The industrial success and democratic insitutions of the mainland U.S. was largely created by a republic of yeoman farmers who owned small homestead lots in the Ohio valley, and later, across the Great Plains and into the Oregon territory. You can make a pretty convincing case that plantation societies where a colonial elite controlled huge parcels worked by masses of impoverished and disenfranchised laborers don’t follow the same development path — specifically, they don’t develop the middle class demand needed to kindle industrialization and they don’t develop the democratic political structures that represent the interests of the population as a whole. Rather, they often languish as “Banana Republics” governed for the benefit of a few.

    If you look at the history of Hawaii to 1945, you will see that everything looks a lot more like the history of the Caribbean, Central America, and certain tropical areas of Asia than the mainland U.S. Even on the eve of World War II, much of the population lived on plantations, were educated in special, dumbed-down schools, did not own land, and could not vote. Yet after World War II, and especially after 1959, Hawaii rapidly reinvented itself as a middle class, consumer economy run by the elected children and grandchildren of exploited plantation laborers.

    I have know why a certain type of economy and politics apparently foreign to an area’s history could take root so quickly and overwhelmning in Hawaii but not in other similar places. I’m tempted, however, to say it has to do with the thoroughness of U.S. imperialism, and that the same could be said of Alaska.

    I think of Ted Stevens here–it was federal agents with careers outside of Alaska that went after him for corruption; if Alaska were its own country, a powerful leader might have been able to avoid such prosecution.

  2. I think these questions are really interesting. If you ever look into this more, it might be enlightening to expand your study from the 49th state to the 50th (Hawaii). Hawaii doesn’t have mineral resources, but it has escaped the analgous “Banana Republic” curse, possibly for the some of the same reasons Alaska escaped the resource curse.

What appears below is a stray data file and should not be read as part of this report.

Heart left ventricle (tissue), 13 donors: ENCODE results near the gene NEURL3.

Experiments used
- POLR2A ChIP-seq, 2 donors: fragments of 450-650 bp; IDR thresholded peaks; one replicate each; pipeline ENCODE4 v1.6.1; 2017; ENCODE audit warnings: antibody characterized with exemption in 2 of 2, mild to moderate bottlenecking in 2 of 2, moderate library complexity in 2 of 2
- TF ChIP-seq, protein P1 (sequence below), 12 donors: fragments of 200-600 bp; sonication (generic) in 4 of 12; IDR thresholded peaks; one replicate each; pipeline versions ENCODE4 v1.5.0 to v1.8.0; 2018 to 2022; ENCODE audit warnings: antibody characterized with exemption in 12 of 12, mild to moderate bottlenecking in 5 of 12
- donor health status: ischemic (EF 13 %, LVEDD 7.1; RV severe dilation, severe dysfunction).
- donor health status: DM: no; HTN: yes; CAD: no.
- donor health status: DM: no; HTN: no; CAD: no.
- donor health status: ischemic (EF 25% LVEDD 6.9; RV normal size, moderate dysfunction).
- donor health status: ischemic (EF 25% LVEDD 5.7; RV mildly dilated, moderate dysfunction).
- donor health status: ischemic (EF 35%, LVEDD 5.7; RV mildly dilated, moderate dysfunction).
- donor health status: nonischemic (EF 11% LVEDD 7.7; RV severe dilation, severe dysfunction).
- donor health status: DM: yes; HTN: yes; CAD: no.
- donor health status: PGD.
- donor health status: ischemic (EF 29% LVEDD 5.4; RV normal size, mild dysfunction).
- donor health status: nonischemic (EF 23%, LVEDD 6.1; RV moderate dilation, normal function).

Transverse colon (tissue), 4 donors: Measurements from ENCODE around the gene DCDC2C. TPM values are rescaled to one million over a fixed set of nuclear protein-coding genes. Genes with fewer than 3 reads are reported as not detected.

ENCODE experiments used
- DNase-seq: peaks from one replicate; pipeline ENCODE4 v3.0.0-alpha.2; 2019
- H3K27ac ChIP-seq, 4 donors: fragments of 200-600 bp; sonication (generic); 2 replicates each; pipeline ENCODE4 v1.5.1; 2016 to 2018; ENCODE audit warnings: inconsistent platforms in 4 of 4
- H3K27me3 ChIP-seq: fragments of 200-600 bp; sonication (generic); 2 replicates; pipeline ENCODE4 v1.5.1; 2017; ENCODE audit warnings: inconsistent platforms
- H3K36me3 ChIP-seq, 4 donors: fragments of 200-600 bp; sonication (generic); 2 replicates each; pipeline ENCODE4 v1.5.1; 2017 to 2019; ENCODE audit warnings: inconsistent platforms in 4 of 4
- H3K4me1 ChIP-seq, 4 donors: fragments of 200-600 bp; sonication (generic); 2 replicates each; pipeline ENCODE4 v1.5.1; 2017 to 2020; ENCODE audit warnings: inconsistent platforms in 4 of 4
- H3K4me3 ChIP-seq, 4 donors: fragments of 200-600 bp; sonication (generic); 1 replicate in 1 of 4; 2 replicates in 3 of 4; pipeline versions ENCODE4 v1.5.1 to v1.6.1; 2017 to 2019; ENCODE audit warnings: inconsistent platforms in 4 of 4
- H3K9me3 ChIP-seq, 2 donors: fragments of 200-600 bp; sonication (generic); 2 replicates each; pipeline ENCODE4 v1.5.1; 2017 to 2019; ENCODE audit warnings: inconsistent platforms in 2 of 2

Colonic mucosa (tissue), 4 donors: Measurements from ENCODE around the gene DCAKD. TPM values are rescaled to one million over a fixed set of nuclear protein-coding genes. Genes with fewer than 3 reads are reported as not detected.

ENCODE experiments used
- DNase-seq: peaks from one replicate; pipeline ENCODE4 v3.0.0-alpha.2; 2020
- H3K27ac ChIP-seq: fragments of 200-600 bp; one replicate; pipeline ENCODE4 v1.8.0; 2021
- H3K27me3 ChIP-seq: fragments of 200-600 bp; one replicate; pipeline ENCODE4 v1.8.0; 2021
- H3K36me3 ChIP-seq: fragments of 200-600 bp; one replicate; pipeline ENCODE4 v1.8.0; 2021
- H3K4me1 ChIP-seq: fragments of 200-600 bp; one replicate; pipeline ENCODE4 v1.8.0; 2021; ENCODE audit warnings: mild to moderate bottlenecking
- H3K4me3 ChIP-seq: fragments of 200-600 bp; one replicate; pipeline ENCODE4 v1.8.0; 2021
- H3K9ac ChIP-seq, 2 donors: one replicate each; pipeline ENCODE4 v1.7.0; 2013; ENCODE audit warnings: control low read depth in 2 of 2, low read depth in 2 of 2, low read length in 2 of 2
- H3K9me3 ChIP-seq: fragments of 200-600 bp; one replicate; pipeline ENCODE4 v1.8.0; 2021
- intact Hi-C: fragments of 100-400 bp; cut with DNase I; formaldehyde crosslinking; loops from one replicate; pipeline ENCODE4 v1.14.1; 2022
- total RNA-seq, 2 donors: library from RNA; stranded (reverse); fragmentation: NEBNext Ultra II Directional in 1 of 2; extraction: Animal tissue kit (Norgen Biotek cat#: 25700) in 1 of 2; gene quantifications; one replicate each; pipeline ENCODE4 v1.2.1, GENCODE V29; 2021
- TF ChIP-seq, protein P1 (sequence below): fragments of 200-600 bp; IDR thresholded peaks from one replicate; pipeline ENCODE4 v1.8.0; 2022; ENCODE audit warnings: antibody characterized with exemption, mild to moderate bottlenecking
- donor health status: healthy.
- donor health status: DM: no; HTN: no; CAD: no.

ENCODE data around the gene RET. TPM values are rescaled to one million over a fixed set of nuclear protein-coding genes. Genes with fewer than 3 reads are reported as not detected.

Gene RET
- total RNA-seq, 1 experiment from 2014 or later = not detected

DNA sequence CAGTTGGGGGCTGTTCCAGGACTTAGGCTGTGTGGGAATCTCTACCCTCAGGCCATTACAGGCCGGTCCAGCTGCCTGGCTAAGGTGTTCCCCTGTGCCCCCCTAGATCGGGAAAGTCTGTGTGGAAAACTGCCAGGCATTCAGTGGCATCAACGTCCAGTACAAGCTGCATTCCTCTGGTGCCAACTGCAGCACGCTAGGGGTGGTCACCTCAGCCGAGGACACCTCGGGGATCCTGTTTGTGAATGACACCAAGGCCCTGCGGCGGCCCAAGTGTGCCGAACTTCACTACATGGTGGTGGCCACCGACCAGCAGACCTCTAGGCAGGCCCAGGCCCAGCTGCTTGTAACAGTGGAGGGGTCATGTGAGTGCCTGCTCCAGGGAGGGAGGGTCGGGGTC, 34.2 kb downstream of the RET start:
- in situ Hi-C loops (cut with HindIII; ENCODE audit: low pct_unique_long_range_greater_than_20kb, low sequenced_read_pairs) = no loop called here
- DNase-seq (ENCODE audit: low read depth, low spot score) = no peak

The industrial success and democratic insitutions of the mainland U.S. was largely created by a republic of yeoman farmers who owned small homestead lots in the Ohio valley, and later, across the Great Plains and into the Oregon territory. You can make a pretty convincing case that plantation societies where a colonial elite controlled huge parcels worked by masses of impoverished and disenfranchised laborers don’t follow the same development path — specifically, they don’t develop the middle class demand needed to kindle industrialization and they don’t develop the democratic political structures that represent the interests of the population as a whole. Rather, they often languish as “Banana Republics” governed for the benefit of a few.

    If you look at the history of Hawaii to 1945, you will see that everything looks a lot more like the history of the Caribbean, Central America, and certain tropical areas of Asia than the mainland U.S. Even on the eve of World War II, much of the population lived on plantations, were educated in special, dumbed-down schools, did not own land, and could not vote. Yet after World War II, and especially after 1959, Hawaii rapidly reinvented itself as a middle class, consumer economy run by the elected children and grandchildren of exploited plantation laborers.

    I have know why a certain type of economy and politics apparently foreign to an area’s history could take root so quickly and overwhelmning in Hawaii but not in other similar places. I’m tempted, however, to say it has to do with the thoroughness of U.S. imperialism, and that the same could be said of Alaska.

    I think of Ted Stevens here–it was federal agents with careers outside of Alaska that went after him for corruption; if Alaska were its own country, a powerful leader might have been able to avoid such prosecution.

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Jonathan Zasloff

Jonathan Zasloff teaches Torts, Land Use, Environmental Law, Comparative Urban Planning Law, Legal History, and Public Policy Clinic – Land Use, the Environment and Loc…